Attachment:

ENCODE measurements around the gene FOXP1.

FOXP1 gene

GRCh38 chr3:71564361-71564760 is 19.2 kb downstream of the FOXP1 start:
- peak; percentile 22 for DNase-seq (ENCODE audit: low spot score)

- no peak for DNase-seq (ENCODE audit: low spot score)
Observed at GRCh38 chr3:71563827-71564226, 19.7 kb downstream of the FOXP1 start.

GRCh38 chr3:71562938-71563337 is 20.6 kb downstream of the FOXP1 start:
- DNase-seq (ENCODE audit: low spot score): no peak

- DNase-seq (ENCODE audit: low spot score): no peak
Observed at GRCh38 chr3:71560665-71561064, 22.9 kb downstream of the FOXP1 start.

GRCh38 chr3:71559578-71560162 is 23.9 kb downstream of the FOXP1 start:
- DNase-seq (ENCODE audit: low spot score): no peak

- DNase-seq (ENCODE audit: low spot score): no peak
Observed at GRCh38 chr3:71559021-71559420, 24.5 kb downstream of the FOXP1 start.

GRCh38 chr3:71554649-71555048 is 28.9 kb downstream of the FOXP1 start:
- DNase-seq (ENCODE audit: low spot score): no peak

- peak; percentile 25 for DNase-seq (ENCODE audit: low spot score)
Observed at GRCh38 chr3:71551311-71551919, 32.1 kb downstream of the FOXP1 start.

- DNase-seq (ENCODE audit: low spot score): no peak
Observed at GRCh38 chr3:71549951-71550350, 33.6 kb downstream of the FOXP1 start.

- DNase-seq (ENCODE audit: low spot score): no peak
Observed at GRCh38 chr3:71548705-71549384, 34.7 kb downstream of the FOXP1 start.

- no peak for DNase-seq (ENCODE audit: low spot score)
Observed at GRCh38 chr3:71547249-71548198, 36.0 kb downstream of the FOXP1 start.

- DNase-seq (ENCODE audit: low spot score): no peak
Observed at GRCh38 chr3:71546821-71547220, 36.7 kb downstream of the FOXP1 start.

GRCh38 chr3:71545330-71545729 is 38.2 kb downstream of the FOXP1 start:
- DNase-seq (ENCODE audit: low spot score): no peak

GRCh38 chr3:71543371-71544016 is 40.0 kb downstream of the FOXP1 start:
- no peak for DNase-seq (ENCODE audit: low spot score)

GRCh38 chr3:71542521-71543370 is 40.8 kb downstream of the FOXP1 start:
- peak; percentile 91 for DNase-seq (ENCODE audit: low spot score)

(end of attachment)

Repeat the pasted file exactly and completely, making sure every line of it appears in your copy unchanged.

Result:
ENCODE measurements around the gene FOXP1.

FOXP1 gene

GRCh38 chr3:71564361-71564760 is 19.2 kb downstream of the FOXP1 start:
- peak; percentile 22 for DNase-seq (ENCODE audit: low spot score)

- no peak for DNase-seq (ENCODE audit: low spot score)
Observed at GRCh38 chr3:71563827-71564226, 19.7 kb downstream of the FOXP1 start.

GRCh38 chr3:71562938-71563337 is 20.6 kb downstream of the FOXP1 start:
- DNase-seq (ENCODE audit: low spot score): no peak

- DNase-seq (ENCODE audit: low spot score): no peak
Observed at GRCh38 chr3:71560665-71561064, 22.9 kb downstream of the FOXP1 start.

GRCh38 chr3:71559578-71560162 is 23.9 kb downstream of the FOXP1 start:
- DNase-seq (ENCODE audit: low spot score): no peak

- DNase-seq (ENCODE audit: low spot score): no peak
Observed at GRCh38 chr3:71559021-71559420, 24.5 kb downstream of the FOXP1 start.

GRCh38 chr3:71554649-71555048 is 28.9 kb downstream of the FOXP1 start:
- DNase-seq (ENCODE audit: low spot score): no peak

- peak; percentile 25 for DNase-seq (ENCODE audit: low spot score)
Observed at GRCh38 chr3:71551311-71551919, 32.1 kb downstream of the FOXP1 start.

- DNase-seq (ENCODE audit: low spot score): no peak
Observed at GRCh38 chr3:71549951-71550350, 33.6 kb downstream of the FOXP1 start.

- DNase-seq (ENCODE audit: low spot score): no peak
Observed at GRCh38 chr3:71548705-71549384, 34.7 kb downstream of the FOXP1 start.

- no peak for DNase-seq (ENCODE audit: low spot score)
Observed at GRCh38 chr3:71547249-71548198, 36.0 kb downstream of the FOXP1 start.

- DNase-seq (ENCODE audit: low spot score): no peak
Observed at GRCh38 chr3:71546821-71547220, 36.7 kb downstream of the FOXP1 start.

GRCh38 chr3:71545330-71545729 is 38.2 kb downstream of the FOXP1 start:
- DNase-seq (ENCODE audit: low spot score): no peak

GRCh38 chr3:71543371-71544016 is 40.0 kb downstream of the FOXP1 start:
- no peak for DNase-seq (ENCODE audit: low spot score)

GRCh38 chr3:71542521-71543370 is 40.8 kb downstream of the FOXP1 start:
- peak; percentile 91 for DNase-seq (ENCODE audit: low spot score)